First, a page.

The hypothesis of transgenerational induction of increased cancer susceptibility after paternal radiation exposure has long been controversial because of inconsistent results and the lack of a mechanistic interpretation. Here, exploiting Ptch1 heterozygous knockout mice, susceptible to spontaneous and radiation-induced medulloblastoma, we show that exposure of paternal germ cells to 1 Gy X-rays, at the spermatogonial stage, increased by a considerable 1.4-fold the offspring susceptibility to medulloblastoma induced by neonatal irradiation. This effect gained further biological significance thanks to a number of supporting data on the immunohistochemical characterization of the target tissue and preneoplastic lesions (PNLs). These results altogether pointed to increased proliferation of cerebellar granule cell precursors and PNLs cells, which favoured the development of frank tumours. The LOH analysis of tumor DNA showed Ptch1 biallelic loss in all tumor samples, suggesting that mechanisms other than interstitial deletions, typical of radiation-induced medulloblastoma, did not account for the observed increased cancer risk. This data was supported by comet analysis showing no differences in DNA damage induction and repair in cerebellar cells as a function of paternal irradiation. Finally, we provide biological plausibility to our results offering evidence of a possible epigenetic mechanism of inheritance based on radiation-induced changes of the microRNA profile of paternal sperm.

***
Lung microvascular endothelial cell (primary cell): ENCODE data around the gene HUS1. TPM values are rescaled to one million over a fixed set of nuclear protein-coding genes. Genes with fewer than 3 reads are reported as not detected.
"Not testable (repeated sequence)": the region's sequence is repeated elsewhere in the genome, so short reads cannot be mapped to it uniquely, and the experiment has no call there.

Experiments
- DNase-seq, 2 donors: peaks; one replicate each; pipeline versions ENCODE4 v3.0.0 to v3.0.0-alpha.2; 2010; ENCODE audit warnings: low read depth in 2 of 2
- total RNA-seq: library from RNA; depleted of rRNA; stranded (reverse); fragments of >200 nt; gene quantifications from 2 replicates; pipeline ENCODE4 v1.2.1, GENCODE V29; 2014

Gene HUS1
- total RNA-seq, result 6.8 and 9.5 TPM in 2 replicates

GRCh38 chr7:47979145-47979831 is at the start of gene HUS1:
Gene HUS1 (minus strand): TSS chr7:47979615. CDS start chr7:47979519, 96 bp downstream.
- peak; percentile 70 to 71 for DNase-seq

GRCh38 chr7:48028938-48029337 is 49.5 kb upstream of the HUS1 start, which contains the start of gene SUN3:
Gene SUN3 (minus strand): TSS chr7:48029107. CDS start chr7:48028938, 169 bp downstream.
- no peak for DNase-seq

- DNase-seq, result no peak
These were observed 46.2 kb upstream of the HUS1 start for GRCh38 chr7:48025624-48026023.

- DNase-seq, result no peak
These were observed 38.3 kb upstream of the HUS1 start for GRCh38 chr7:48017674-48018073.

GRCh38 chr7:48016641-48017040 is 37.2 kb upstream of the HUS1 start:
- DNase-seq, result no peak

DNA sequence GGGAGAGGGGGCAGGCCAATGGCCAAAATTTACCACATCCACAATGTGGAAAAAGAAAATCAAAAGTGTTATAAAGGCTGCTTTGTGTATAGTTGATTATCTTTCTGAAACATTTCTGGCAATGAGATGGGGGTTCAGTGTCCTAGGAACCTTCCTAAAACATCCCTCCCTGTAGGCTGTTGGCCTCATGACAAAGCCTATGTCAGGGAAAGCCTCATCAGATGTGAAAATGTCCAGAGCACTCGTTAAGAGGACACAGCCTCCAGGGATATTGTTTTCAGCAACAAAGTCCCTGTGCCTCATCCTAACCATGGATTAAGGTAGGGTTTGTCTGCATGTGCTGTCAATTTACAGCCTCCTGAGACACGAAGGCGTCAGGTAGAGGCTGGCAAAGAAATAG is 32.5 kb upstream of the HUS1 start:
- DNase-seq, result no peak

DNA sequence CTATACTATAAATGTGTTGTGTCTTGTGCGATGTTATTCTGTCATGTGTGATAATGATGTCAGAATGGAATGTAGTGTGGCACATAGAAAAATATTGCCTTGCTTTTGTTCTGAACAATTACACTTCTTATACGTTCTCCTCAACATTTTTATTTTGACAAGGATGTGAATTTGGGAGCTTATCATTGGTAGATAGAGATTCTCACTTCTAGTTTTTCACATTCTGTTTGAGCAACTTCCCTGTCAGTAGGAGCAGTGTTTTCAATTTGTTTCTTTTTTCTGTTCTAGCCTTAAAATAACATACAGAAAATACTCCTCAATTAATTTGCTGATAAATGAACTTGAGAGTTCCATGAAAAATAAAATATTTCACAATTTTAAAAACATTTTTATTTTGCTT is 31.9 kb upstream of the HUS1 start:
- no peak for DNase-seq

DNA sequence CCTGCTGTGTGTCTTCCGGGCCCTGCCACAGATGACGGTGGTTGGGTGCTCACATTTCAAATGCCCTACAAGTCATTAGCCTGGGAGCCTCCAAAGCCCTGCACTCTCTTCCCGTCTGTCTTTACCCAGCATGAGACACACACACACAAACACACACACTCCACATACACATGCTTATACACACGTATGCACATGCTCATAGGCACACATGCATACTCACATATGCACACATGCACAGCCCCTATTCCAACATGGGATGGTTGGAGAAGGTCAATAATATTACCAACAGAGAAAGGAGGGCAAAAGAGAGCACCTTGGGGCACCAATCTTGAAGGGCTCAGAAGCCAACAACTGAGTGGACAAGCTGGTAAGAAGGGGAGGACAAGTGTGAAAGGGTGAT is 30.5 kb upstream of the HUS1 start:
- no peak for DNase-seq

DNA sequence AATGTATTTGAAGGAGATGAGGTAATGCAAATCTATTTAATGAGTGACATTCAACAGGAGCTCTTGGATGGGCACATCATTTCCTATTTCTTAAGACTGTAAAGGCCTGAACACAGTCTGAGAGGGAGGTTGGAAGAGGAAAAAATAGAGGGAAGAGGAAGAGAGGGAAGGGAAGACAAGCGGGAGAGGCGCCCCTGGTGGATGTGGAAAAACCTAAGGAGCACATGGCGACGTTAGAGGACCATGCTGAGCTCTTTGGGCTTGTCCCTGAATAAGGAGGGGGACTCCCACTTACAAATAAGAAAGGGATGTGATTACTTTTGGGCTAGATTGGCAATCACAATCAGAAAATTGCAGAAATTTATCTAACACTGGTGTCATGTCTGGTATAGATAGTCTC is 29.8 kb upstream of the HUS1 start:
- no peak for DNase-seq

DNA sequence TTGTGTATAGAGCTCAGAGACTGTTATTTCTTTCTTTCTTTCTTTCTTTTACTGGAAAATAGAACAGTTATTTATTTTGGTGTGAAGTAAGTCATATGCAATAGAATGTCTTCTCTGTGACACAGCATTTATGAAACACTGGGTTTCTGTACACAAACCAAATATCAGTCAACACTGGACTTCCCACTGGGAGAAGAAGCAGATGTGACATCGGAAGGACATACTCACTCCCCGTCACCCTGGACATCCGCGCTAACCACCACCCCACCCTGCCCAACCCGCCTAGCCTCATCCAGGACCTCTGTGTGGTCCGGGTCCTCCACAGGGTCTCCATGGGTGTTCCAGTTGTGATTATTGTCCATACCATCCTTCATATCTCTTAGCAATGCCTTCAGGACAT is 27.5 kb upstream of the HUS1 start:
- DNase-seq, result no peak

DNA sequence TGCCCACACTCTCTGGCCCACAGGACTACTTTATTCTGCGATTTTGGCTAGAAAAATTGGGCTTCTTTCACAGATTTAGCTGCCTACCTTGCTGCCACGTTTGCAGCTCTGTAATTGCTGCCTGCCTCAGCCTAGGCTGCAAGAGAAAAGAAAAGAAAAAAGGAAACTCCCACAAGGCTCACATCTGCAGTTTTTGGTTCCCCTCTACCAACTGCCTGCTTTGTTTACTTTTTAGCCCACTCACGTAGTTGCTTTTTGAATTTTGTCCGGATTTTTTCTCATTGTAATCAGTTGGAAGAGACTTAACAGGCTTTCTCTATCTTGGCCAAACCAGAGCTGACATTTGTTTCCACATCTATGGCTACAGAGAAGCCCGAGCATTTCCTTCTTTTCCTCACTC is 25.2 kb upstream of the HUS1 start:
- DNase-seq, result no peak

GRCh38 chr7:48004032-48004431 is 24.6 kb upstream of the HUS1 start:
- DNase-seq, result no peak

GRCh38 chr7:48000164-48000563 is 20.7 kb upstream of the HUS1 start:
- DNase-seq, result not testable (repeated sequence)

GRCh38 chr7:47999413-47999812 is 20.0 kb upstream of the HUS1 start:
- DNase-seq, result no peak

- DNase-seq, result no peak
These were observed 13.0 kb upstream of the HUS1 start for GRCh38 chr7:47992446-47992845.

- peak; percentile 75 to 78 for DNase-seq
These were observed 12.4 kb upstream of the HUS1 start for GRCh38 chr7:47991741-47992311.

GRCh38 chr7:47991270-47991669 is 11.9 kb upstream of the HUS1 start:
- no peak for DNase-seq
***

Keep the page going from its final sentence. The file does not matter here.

- Epigenetic inheritance
- Patched1 knockout mice
- Transgenerational carcinogenesis
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